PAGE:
Mercury was first detected histochemically in the Schwann cells between 12 and 24 h after the administration of organic or inorganic mercury compound. After 4 days of intoxication, mercury could be observed in the axoplasm. Pathological changes in the dorsal root fibers were observed 1 week after CH3HgCl and 2 weeks after HgCl2 intoxication.
After HgCl2 poisoning, a large axonal space was created in many axons as a result of detachment of the axolemma from the myelin sheath and axonal shrinkage. Axonal degeneration, vacuolation, and collapse were observed in many nerve fibers. Although myelin destruction could be observed occasionally, the regular lamination and periodicity of the myelin sheath were usually preserved.
After CH3HgCl poisoning, however, the myelin sheaths seemed to have lost their lamination and have a smudged or solid appearance. Extensive axoplasmic degeneration, axonal collapse, and myelin destruction were the most prominent lesions observed in these nerve fibers.
Pathological changes in the ventral root fibers and sciatic nerve were not observed until the second week of intoxication by either organic or inorganic mercury compound. While only limited damages were produced in the ventral root fibers, extensive degradation of the axons and demyelination of the nerve fibers were observed in the sciatic nerve.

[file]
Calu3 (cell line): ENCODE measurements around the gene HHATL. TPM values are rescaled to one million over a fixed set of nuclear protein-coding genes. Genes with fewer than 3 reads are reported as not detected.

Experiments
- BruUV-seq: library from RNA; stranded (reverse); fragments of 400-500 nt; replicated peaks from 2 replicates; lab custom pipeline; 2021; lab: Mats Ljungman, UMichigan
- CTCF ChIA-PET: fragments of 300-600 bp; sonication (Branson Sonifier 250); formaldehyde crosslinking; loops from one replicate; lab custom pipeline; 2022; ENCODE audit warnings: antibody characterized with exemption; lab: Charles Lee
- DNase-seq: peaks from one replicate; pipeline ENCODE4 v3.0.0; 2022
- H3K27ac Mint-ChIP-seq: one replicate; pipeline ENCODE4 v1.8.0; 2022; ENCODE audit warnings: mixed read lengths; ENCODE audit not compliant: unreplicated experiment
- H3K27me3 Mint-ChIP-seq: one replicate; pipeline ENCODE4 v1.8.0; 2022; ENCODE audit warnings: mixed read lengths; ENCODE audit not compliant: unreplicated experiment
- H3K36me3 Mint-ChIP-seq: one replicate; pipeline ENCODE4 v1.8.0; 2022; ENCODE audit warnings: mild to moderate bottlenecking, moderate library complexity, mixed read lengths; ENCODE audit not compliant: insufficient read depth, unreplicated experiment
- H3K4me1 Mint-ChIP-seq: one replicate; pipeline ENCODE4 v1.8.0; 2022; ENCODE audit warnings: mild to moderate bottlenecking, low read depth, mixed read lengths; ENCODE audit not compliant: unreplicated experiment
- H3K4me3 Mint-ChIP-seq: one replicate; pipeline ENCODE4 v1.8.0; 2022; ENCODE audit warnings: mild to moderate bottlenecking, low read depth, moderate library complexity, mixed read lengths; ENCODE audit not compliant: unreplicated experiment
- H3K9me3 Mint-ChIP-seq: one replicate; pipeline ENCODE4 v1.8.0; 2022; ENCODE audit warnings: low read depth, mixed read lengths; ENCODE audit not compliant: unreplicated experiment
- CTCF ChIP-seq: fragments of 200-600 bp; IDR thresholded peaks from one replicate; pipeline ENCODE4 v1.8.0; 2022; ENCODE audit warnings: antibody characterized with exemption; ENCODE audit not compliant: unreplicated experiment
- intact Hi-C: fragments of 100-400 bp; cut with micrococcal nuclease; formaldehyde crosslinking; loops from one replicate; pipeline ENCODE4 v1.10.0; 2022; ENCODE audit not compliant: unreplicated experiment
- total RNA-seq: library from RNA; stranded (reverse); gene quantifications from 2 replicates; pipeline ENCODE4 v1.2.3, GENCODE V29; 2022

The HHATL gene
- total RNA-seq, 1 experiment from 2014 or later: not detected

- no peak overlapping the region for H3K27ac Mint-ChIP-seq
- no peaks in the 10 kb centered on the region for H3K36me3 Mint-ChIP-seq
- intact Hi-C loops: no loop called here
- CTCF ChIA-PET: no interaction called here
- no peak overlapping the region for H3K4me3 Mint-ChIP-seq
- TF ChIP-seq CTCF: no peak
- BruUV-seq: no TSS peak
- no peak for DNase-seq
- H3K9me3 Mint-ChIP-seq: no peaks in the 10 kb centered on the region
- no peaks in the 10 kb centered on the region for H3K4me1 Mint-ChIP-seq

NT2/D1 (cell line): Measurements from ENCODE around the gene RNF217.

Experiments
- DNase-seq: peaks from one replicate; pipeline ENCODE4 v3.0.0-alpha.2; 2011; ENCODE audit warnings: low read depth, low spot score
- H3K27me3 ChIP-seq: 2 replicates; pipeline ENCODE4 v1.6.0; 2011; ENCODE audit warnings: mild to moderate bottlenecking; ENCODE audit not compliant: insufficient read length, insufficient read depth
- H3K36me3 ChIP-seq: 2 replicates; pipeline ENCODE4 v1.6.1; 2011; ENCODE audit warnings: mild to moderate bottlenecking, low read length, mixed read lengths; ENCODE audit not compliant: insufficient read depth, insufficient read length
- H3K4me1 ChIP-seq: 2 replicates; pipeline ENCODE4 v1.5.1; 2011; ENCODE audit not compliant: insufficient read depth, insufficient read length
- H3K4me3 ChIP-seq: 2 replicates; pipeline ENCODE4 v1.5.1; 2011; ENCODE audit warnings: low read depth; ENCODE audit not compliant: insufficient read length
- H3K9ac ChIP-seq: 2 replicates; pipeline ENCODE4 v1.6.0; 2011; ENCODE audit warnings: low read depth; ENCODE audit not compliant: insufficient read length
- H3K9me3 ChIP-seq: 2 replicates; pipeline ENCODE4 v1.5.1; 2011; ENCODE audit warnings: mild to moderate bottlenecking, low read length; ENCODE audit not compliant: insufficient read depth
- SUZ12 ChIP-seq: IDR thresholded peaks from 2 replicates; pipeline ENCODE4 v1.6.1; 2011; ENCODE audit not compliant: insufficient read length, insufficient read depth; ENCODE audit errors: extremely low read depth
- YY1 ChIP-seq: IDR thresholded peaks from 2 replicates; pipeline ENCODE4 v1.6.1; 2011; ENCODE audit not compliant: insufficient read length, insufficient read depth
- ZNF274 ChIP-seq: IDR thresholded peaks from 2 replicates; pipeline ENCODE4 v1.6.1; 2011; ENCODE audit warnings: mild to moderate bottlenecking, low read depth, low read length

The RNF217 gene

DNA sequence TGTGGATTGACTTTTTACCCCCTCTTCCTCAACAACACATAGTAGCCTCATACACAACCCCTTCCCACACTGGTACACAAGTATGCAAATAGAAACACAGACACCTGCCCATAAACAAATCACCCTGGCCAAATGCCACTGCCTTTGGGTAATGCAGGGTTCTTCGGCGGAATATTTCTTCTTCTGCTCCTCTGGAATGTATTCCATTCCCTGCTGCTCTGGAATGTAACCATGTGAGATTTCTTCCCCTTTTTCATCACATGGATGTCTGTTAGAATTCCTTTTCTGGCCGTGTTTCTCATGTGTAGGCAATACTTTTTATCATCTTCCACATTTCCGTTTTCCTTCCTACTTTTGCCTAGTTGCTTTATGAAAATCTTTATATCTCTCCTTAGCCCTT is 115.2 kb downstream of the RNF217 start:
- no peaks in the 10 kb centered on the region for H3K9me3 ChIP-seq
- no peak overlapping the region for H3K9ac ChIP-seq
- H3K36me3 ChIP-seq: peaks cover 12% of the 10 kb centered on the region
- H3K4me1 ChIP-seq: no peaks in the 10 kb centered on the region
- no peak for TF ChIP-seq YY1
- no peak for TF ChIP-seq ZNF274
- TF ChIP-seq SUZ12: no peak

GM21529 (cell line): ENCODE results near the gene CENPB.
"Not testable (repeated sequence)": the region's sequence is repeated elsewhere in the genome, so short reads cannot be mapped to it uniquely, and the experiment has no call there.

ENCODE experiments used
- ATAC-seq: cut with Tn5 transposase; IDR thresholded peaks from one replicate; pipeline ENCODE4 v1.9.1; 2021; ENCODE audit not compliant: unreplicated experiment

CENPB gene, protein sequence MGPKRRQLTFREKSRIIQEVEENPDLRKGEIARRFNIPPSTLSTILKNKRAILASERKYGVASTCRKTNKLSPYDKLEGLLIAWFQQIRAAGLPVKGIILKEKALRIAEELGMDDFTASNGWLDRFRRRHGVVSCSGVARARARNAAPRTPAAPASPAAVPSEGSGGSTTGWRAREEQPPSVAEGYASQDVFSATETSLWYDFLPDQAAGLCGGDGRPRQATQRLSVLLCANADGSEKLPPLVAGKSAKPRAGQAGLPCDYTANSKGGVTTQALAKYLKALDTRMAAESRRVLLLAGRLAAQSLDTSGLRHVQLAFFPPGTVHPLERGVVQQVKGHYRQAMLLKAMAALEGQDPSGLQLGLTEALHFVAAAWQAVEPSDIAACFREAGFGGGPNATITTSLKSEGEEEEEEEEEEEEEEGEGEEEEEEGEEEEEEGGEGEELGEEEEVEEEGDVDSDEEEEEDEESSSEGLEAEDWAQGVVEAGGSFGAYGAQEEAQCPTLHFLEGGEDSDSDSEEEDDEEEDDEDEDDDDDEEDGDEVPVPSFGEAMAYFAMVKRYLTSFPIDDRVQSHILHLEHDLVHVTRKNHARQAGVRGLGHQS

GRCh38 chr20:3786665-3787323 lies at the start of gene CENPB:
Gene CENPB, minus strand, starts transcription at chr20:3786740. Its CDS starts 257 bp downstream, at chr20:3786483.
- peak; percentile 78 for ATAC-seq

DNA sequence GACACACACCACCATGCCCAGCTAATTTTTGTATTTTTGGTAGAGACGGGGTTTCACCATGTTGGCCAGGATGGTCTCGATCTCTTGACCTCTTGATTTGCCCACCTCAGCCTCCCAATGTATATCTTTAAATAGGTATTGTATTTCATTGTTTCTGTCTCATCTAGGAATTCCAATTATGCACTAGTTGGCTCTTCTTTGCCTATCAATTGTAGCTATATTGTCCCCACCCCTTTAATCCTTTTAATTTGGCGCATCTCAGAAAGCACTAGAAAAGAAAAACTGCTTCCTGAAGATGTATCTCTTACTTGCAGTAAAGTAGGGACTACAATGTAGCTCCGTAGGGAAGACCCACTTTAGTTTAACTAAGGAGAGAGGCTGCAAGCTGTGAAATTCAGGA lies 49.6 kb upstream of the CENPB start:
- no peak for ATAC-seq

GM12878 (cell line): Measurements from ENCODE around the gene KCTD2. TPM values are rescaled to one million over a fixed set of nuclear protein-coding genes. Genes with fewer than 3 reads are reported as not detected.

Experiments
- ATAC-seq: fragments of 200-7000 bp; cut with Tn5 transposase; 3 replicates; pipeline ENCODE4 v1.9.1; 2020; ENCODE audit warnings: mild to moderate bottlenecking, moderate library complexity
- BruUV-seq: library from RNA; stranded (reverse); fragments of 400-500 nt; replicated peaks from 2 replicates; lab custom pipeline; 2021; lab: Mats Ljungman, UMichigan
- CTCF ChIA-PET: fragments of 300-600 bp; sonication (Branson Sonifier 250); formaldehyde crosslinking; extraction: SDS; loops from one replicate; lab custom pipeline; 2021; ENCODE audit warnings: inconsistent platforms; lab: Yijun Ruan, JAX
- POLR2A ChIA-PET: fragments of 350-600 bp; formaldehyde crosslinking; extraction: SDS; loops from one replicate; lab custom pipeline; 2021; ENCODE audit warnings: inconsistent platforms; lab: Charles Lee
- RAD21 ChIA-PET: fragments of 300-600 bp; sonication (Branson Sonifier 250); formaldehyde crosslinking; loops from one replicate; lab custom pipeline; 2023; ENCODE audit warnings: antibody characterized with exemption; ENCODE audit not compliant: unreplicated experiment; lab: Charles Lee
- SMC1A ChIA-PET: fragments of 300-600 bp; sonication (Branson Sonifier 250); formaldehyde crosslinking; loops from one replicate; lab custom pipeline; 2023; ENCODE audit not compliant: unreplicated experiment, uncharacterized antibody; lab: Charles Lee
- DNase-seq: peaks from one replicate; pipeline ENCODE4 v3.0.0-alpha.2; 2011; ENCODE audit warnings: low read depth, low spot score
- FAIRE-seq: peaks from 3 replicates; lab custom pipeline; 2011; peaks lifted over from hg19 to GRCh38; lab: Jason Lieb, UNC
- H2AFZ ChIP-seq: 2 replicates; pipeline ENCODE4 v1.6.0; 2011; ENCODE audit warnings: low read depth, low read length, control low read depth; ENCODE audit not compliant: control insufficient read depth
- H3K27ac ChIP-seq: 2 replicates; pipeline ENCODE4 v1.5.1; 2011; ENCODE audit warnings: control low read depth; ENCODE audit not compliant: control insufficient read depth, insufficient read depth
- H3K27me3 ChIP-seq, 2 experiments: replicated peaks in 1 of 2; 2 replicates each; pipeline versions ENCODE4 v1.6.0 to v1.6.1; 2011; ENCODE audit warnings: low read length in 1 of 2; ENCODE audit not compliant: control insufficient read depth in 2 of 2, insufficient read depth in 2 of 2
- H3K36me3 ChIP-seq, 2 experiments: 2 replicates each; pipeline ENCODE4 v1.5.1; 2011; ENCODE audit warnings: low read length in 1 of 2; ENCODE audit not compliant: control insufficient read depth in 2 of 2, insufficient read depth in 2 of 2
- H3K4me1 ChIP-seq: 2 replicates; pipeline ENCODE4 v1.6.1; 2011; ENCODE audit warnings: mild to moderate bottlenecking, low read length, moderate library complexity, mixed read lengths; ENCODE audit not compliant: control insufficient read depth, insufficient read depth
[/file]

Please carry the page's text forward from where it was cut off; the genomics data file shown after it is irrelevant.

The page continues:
Disoriented layering of myelin to form concentric myelin structures and active phagocytosis of the degenerative debris by the reactive Schwann cells were also observed.
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Chang, L.W., Hartmann, H.A. Ultrastructural studies of the nervous system after mercury intoxication. Acta Neuropathol 20, 316–334 (1972). https://doi.org/10.1007/BF00691749
- Mercuric Neuropathy
- Nerve Fibers, Motor and Sensory
- Axoplasmic Degeneration